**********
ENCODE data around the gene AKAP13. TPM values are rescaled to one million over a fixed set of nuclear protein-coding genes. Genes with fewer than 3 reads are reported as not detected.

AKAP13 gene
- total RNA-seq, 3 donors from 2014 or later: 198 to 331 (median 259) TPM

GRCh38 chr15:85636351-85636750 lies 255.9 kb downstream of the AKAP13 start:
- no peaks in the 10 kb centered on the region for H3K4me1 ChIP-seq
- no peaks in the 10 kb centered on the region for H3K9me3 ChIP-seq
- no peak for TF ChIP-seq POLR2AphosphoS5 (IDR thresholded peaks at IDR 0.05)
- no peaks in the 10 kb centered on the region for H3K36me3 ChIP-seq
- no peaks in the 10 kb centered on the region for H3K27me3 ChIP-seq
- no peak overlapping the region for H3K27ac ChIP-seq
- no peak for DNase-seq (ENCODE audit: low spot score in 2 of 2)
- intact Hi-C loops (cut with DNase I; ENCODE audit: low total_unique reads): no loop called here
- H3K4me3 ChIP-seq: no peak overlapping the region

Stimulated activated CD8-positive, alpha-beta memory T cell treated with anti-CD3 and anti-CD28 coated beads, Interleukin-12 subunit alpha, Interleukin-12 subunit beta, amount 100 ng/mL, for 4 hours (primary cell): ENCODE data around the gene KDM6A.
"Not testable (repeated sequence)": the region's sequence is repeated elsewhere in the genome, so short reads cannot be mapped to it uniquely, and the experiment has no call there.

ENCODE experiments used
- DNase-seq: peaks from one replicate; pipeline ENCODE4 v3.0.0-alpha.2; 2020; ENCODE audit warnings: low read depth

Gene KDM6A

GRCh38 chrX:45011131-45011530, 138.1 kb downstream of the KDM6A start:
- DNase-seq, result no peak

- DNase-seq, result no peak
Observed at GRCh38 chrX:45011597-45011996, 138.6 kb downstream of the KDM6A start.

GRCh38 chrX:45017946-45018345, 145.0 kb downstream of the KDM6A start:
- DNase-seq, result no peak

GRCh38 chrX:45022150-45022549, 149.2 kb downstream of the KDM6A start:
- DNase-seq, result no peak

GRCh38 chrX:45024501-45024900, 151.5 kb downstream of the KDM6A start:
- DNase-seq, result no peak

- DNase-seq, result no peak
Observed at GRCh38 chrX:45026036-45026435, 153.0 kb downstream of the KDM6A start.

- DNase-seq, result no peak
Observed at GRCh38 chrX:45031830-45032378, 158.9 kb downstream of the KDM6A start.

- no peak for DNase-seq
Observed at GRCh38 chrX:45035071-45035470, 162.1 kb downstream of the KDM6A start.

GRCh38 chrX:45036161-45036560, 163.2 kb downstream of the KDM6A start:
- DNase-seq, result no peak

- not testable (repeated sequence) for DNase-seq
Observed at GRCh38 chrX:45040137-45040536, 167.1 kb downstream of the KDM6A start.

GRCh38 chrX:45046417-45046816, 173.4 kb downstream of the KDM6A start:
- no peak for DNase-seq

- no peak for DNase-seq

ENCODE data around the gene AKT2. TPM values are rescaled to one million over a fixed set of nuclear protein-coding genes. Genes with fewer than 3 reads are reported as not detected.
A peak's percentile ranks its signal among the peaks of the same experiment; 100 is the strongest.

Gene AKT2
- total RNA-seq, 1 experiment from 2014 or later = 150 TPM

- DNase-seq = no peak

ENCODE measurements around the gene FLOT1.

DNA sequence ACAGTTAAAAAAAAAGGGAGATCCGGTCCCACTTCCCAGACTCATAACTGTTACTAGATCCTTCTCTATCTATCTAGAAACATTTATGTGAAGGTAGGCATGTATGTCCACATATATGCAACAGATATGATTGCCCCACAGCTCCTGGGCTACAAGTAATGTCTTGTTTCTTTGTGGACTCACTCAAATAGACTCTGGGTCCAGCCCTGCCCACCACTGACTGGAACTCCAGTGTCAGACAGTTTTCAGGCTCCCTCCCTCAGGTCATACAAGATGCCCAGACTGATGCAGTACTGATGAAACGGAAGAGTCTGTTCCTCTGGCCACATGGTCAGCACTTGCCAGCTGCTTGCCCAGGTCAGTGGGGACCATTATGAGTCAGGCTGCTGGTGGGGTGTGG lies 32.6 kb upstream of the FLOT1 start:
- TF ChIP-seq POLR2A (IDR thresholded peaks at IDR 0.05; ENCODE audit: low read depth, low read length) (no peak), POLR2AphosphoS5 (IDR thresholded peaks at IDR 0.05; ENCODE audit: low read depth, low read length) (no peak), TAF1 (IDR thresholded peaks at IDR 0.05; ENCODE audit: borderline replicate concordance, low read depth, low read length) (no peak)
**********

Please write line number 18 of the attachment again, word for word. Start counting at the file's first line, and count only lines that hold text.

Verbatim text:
Gene KDM6A